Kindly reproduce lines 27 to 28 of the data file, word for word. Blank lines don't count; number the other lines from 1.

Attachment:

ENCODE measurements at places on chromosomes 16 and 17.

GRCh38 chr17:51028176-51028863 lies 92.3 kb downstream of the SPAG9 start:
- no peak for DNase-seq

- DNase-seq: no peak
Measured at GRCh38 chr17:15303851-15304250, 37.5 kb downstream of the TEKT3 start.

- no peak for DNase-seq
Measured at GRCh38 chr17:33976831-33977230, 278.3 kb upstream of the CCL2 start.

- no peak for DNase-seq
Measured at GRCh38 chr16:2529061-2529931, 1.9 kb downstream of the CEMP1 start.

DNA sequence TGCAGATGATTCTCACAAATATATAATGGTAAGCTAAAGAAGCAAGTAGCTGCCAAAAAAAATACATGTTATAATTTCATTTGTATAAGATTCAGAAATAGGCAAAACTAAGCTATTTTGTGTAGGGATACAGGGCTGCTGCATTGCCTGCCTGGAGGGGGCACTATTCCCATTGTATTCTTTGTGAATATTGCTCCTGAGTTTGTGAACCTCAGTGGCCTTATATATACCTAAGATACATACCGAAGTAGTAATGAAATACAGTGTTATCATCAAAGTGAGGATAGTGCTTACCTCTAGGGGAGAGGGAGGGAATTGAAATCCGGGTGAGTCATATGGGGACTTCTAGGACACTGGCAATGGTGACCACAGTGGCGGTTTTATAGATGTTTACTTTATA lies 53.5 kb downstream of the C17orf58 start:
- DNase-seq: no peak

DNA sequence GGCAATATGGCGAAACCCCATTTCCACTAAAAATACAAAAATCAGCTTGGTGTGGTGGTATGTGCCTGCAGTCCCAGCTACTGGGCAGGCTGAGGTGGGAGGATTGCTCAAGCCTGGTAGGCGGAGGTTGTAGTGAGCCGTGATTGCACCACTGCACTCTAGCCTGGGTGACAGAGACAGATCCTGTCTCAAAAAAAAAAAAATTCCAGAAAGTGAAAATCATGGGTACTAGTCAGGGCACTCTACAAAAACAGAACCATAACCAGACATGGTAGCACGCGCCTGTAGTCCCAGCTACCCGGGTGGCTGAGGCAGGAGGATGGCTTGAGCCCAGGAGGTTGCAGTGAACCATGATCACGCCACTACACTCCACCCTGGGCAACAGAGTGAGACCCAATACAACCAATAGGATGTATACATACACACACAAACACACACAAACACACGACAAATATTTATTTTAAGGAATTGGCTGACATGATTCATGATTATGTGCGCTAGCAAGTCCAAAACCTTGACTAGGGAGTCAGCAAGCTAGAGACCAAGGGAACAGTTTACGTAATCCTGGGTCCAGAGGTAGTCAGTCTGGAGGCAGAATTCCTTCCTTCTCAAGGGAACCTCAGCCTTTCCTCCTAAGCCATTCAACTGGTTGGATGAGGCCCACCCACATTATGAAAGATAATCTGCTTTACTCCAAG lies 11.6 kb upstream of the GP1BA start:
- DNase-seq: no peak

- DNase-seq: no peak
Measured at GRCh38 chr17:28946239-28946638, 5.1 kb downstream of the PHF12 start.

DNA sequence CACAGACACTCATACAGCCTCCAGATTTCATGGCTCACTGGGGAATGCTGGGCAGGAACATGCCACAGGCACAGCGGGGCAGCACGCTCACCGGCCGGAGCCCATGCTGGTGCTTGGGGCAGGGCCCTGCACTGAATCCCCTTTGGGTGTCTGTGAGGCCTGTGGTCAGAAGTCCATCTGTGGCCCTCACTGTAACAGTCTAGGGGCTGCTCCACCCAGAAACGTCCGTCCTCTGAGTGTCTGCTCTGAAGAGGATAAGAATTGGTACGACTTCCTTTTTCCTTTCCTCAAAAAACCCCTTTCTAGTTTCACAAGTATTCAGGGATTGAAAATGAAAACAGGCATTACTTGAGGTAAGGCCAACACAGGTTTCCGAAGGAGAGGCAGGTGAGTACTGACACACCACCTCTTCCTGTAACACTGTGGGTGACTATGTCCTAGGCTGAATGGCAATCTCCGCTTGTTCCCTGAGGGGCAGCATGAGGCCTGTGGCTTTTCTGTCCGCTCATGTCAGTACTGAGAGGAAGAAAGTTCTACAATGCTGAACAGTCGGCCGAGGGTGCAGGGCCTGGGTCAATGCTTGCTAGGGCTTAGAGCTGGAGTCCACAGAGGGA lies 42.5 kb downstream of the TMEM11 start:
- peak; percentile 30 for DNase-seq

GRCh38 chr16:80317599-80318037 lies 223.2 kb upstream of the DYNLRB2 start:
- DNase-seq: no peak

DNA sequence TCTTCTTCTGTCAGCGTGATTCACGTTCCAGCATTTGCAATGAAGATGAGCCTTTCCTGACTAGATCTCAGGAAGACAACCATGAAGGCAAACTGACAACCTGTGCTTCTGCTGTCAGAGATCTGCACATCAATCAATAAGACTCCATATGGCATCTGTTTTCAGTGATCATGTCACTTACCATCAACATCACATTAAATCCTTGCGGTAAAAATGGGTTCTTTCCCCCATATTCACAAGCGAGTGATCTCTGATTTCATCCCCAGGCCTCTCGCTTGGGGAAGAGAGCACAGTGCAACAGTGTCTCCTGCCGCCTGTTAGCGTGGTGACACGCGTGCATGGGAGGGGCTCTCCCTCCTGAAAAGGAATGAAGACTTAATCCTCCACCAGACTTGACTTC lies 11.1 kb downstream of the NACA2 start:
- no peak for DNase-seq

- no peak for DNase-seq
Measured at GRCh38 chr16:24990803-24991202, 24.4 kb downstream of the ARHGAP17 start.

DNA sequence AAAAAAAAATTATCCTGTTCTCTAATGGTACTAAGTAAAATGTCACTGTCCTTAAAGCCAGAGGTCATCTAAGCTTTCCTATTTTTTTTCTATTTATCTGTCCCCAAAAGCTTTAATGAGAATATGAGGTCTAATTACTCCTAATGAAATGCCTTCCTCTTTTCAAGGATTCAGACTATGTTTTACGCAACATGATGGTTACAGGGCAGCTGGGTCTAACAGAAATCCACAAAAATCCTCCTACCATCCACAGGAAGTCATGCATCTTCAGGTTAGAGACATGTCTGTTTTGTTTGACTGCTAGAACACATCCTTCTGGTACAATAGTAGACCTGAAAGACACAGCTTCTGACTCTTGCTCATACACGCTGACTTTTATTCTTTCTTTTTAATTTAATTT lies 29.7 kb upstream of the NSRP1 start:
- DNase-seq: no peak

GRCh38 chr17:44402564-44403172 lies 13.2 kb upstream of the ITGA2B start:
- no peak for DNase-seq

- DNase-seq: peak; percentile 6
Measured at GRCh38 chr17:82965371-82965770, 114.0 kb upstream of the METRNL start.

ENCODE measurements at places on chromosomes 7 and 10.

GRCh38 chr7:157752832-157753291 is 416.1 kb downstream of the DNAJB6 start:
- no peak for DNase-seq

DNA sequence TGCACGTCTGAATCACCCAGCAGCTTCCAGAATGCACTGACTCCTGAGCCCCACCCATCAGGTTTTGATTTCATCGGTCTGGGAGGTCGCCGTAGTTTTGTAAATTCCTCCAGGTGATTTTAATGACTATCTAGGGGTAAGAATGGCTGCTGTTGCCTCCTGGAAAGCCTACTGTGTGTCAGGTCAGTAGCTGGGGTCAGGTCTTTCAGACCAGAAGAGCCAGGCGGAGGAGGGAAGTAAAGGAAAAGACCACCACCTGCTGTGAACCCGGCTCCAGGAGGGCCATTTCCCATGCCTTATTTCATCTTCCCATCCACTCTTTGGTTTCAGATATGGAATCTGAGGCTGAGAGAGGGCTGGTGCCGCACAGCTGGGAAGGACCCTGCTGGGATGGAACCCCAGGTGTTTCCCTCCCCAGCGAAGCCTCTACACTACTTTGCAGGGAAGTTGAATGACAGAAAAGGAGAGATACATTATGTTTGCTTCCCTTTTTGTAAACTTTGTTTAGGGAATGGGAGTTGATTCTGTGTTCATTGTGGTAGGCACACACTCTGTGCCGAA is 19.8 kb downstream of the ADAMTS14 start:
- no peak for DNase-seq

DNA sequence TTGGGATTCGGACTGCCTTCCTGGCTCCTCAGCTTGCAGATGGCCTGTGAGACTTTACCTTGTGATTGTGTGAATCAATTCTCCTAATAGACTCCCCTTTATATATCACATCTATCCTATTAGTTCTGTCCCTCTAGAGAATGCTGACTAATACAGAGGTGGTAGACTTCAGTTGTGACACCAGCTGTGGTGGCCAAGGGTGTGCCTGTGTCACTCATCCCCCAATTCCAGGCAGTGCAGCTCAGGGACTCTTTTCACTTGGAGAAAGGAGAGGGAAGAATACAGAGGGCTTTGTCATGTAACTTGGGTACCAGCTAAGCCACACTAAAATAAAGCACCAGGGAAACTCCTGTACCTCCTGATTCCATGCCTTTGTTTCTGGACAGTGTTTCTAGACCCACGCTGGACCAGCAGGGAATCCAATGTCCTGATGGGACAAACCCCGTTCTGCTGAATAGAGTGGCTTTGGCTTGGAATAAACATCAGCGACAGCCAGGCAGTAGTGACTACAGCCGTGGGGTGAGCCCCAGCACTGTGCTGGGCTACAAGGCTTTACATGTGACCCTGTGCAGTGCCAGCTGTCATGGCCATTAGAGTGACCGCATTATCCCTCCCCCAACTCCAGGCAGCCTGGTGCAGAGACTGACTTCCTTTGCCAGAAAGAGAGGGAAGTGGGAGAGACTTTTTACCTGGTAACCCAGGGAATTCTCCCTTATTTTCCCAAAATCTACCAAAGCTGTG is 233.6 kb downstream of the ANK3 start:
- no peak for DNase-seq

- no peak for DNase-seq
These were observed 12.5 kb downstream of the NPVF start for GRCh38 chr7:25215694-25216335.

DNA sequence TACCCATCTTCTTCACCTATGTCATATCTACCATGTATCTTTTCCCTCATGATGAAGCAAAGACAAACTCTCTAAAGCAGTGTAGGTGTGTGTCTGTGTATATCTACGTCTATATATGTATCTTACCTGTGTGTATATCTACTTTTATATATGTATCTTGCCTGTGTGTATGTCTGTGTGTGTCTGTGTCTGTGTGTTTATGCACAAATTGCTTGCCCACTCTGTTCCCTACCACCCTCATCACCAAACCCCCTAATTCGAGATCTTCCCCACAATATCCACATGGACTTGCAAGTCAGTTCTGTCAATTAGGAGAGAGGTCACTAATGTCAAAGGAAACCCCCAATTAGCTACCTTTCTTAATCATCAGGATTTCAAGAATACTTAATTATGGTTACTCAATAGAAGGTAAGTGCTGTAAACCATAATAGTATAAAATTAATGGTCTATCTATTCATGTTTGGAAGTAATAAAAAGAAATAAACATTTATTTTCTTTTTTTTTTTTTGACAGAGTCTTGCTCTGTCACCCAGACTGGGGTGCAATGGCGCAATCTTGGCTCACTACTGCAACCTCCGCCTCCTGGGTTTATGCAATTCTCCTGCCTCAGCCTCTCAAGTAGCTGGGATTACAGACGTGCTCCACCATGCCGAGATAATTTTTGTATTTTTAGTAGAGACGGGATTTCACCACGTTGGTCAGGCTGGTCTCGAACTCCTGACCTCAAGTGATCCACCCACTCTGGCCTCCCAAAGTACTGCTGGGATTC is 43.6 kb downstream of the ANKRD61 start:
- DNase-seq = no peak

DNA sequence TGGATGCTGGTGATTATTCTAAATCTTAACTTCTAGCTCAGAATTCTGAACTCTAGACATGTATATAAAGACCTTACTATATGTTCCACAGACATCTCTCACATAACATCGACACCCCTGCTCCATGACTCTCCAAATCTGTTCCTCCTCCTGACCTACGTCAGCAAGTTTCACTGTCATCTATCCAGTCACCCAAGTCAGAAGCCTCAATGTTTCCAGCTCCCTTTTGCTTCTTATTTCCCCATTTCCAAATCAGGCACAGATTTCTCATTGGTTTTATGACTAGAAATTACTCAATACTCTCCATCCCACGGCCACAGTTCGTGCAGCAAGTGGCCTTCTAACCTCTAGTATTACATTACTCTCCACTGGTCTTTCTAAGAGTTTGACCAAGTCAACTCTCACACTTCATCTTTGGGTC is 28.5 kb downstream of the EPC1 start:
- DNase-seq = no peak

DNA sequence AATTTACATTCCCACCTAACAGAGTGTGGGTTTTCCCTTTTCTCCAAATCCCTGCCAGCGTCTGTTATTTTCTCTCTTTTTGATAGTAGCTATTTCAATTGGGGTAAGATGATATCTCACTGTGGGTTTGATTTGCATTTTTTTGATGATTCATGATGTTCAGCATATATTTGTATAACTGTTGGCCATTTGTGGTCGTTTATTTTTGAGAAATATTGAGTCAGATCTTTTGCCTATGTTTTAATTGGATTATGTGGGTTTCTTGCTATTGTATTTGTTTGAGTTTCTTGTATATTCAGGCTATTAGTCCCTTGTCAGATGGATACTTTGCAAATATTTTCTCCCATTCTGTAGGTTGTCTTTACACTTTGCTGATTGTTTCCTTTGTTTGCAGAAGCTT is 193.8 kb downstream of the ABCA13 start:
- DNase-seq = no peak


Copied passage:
- no peak for DNase-seq

- DNase-seq: peak; percentile 6